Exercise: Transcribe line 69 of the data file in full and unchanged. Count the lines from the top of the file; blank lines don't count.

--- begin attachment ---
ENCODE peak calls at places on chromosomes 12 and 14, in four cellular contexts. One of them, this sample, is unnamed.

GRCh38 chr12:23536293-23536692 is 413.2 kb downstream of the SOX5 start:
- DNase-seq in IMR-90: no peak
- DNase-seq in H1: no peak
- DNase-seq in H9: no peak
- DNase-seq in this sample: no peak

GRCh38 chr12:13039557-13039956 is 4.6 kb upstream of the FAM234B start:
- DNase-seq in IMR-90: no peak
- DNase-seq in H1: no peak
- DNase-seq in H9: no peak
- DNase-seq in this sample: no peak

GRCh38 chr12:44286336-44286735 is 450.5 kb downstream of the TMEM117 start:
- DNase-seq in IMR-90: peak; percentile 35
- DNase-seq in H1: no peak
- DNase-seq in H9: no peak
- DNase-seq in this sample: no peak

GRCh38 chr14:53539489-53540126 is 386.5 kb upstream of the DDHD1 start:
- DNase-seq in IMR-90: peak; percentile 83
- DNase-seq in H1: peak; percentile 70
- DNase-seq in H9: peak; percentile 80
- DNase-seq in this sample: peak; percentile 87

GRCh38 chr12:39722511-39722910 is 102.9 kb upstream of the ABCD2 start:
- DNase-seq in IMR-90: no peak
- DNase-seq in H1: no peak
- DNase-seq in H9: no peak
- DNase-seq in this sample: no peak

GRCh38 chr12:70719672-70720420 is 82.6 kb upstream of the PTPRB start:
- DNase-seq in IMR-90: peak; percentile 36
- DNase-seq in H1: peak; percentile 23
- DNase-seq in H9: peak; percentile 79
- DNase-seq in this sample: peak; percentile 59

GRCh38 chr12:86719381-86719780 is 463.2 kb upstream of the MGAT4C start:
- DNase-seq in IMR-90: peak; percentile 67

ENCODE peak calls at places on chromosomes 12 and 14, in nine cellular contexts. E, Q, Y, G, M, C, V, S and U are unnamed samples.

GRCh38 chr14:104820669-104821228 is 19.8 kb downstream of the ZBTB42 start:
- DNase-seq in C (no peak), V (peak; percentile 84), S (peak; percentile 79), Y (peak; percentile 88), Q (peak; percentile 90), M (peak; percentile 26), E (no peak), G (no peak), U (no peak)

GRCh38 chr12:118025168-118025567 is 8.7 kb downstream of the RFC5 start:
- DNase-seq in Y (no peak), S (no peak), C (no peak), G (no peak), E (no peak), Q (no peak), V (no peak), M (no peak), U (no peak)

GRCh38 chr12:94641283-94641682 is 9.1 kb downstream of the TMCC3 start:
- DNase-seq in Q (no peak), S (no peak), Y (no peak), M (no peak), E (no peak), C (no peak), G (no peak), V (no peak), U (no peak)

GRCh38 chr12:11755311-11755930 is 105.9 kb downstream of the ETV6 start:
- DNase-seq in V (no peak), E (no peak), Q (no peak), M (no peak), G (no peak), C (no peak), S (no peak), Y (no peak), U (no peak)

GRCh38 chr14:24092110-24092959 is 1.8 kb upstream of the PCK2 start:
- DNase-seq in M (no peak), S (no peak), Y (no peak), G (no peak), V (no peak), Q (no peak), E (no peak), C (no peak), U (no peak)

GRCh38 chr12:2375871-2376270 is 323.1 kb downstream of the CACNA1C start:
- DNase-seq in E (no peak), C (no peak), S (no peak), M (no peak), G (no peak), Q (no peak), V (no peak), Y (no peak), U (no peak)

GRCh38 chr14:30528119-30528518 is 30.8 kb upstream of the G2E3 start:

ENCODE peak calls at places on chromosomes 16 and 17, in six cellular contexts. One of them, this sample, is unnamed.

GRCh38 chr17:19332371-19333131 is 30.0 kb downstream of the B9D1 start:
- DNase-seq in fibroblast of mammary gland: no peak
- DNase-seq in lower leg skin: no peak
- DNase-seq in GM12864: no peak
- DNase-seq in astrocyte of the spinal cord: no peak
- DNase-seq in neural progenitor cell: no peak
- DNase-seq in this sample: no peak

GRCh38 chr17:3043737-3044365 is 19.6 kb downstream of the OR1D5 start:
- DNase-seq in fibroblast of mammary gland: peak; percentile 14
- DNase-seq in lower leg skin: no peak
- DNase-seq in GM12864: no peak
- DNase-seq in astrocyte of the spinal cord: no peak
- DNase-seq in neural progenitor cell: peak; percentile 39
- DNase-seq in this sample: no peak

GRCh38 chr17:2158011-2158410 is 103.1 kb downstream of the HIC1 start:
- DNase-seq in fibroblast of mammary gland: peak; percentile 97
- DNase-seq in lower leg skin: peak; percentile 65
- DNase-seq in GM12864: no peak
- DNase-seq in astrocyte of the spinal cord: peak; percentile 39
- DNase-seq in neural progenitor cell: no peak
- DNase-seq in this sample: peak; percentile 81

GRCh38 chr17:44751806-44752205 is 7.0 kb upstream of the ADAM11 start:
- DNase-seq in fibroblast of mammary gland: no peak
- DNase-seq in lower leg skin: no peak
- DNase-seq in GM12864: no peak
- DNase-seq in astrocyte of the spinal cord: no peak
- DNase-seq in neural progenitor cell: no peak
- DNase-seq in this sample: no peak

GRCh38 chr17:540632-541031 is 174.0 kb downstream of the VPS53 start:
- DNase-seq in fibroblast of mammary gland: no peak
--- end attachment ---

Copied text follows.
- DNase-seq in this sample: peak; percentile 81